To Infinity and Beyond

The scope of virtual races doesn’t just stop at redefining traditional racing parameters; it’s opening up infinite avenues for the running community. Charities, too, have embraced the virtual running scene, giving participants a chance to run for causes close to their hearts, all while experiencing the joy and personal achievement of completing a race. Races such as the British Heart Foundation’s MyMarathon or the Cancer Research UK’s Race for Life at Home are making a difference, one virtual stride at a time.

This is only the beginning of our virtual racing journey. As technology continues to evolve, the ways we engage with running will also expand and change. We can only imagine what the future might bring – augmented reality races, perhaps?

Don’t just take our word for it though, we spoke to a personal trainer who has a specific focus on running, Oliver Simmons and he said;

Virtual races are an excellent innovation for the running community. They’ve levelled the playing field in a sense, enabling runners of all abilities, backgrounds, and geographical locations to participate in the same event. Before, races were often restricted to those who could physically get to the race location, which, depending on the event, could be incredibly limiting. But now, whether you’re in Manchester or Melbourne, you can join in the fun. This makes running more inclusive and far-reaching, helping to broaden its appeal and increase its accessibility,” says Oliver Simmons, a certified personal trainer and avid runner.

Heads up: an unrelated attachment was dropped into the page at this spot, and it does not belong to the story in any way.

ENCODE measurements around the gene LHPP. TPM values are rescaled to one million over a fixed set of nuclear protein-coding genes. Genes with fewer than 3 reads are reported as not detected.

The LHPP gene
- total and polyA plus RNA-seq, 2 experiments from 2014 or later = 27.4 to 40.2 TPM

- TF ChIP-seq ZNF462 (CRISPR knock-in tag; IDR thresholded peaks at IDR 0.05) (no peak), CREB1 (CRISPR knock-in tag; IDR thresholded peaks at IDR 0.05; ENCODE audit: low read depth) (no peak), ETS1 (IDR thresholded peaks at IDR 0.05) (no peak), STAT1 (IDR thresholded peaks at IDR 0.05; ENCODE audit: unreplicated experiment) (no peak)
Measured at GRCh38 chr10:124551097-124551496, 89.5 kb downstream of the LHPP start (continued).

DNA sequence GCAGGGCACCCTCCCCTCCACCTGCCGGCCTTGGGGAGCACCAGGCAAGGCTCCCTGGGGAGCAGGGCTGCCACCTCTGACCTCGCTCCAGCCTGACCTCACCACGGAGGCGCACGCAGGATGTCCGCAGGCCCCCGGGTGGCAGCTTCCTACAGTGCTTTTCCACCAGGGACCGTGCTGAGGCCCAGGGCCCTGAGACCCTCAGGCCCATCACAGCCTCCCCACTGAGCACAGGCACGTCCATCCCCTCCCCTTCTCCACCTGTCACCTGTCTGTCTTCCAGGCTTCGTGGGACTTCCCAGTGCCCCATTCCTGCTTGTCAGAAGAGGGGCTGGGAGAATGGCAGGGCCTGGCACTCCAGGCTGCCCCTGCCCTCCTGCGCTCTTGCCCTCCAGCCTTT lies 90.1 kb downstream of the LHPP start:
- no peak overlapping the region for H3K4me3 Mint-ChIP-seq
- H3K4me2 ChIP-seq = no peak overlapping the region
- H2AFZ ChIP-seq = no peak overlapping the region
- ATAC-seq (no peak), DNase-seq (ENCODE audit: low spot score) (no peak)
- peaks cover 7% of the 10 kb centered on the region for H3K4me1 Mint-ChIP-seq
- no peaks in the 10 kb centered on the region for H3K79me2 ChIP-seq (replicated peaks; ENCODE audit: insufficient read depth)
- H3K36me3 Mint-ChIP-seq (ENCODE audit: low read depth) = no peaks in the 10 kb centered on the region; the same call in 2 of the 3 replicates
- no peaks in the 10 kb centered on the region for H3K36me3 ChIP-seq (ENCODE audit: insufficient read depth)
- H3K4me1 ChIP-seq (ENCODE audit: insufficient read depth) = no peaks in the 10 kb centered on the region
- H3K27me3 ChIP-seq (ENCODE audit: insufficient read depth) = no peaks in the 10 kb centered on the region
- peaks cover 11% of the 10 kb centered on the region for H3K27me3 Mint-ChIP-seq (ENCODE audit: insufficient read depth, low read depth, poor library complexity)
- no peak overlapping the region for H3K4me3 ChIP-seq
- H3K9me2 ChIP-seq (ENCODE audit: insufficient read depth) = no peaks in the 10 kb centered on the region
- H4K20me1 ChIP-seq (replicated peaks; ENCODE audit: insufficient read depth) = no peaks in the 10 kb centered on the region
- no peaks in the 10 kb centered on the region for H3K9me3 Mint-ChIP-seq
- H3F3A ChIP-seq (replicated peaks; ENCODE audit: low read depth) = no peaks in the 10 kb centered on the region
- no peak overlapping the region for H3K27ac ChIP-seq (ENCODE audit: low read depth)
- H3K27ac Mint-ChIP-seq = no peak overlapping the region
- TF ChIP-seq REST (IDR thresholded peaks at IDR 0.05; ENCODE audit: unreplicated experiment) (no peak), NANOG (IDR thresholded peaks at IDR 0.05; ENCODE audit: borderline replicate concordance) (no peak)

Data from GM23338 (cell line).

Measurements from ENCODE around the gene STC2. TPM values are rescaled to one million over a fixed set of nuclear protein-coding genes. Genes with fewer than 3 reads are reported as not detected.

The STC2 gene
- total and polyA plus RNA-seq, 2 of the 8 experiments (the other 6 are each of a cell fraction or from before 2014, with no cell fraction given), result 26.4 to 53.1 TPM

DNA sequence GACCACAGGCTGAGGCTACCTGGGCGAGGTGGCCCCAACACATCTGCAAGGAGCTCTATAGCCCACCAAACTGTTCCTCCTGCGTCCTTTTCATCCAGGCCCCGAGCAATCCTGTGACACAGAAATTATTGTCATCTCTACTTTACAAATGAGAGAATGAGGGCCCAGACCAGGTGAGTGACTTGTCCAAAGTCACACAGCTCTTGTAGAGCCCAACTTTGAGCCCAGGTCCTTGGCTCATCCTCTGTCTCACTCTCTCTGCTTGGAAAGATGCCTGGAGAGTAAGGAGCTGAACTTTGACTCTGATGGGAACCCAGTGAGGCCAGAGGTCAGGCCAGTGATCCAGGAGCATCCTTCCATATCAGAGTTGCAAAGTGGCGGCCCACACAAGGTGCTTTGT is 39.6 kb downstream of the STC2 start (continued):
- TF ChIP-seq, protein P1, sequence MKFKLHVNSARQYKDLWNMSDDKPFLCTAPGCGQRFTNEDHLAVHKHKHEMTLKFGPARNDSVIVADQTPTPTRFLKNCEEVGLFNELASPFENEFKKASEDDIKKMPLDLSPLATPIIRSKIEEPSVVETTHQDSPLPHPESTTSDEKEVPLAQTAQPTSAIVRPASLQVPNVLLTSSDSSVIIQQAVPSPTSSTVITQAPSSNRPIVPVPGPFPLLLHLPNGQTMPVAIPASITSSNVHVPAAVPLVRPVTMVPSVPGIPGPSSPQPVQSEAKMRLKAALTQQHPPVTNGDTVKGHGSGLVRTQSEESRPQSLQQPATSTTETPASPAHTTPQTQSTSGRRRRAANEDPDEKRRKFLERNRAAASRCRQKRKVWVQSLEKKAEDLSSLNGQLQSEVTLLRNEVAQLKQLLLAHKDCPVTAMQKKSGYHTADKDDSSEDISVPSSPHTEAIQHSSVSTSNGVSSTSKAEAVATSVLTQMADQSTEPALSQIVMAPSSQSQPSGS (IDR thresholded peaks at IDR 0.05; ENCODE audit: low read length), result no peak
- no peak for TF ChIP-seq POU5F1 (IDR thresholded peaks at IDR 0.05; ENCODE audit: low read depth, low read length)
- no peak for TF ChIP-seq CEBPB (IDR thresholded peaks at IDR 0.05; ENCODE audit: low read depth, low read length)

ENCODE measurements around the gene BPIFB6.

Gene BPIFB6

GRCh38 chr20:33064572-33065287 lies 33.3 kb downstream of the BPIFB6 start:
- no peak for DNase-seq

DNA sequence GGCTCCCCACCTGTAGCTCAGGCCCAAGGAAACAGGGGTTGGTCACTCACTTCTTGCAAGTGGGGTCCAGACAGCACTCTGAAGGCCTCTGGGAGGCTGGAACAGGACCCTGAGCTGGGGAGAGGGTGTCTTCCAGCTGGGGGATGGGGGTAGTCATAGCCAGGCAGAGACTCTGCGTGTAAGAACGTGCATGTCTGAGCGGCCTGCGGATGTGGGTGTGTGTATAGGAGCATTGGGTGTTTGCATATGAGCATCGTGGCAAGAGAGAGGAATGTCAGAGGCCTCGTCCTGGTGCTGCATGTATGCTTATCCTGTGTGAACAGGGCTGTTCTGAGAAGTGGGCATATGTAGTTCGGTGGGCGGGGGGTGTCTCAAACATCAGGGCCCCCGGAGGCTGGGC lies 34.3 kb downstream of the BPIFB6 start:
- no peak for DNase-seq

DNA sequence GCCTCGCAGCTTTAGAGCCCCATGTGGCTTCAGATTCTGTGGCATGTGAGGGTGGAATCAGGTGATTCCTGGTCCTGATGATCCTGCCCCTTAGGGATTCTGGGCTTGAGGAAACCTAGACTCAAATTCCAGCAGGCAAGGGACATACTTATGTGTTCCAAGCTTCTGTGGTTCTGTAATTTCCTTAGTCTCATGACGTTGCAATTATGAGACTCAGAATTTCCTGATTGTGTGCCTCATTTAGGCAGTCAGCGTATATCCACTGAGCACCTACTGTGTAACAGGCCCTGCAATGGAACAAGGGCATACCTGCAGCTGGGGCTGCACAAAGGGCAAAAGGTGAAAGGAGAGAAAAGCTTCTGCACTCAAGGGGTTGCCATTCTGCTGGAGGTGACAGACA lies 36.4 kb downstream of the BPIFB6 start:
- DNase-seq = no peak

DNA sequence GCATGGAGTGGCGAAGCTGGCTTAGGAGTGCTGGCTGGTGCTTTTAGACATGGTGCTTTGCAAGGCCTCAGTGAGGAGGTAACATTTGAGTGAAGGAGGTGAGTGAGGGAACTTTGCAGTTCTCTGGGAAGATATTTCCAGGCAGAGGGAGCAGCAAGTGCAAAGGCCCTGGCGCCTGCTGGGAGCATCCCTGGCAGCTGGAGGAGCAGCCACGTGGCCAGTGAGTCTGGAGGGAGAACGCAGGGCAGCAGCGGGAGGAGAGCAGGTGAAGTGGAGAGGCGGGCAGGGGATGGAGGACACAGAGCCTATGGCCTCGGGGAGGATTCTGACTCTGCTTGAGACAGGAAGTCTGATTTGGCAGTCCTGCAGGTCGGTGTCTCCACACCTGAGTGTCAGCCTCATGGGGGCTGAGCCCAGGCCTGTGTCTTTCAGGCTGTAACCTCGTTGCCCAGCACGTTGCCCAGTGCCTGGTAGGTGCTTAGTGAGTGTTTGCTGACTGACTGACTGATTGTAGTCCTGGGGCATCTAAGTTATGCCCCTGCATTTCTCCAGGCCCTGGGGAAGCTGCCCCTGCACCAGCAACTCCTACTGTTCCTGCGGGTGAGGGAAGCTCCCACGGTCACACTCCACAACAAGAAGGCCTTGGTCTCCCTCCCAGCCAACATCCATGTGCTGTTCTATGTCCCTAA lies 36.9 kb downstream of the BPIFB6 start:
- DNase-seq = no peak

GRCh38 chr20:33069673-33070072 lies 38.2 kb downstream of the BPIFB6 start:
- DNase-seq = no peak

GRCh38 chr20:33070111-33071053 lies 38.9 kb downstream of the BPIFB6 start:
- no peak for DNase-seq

Simmons continues: “From a training perspective, virtual races offer a unique flexibility. They enable runners to participate at their own pace, on their own terms, and in their own preferred environment. This takes away some of the pressures and anxieties often associated with traditional races, particularly for newer runners. It also allows more seasoned runners to experiment with their pacing and strategy without the unpredictability of a mass race environment. Plus, the social aspect of joining an international running community, despite being physically alone, can be a significant morale booster. It adds a global, shared dimension to a typically solitary activity.

Oliver Simmons, personal trainer.

In this exciting era, one thing is certain: virtual races are here to stay, transforming our solitary runs into shared global experiences, breaking down geographical barriers and making the thrill of racing accessible to all.

Whether you’re a seasoned marathon runner, a casual jogger, or a newbie looking to kickstart their running journey, there’s a place for you in this fantastic, ever-expanding virtual running community. So, lace up those trainers and get ready to conquer the world…virtually, of course!

Andy Barr
the authorAndy Barr
Editorial Lead
Andy was late arriving into the world of fitness, running and training. He did not really take up regular gym going until he was in his late 30's. He lost over 7 stone in weight since starting and completed an olympic length triathlon in June 2018. He enjoys playing football, boxing and outdoor running.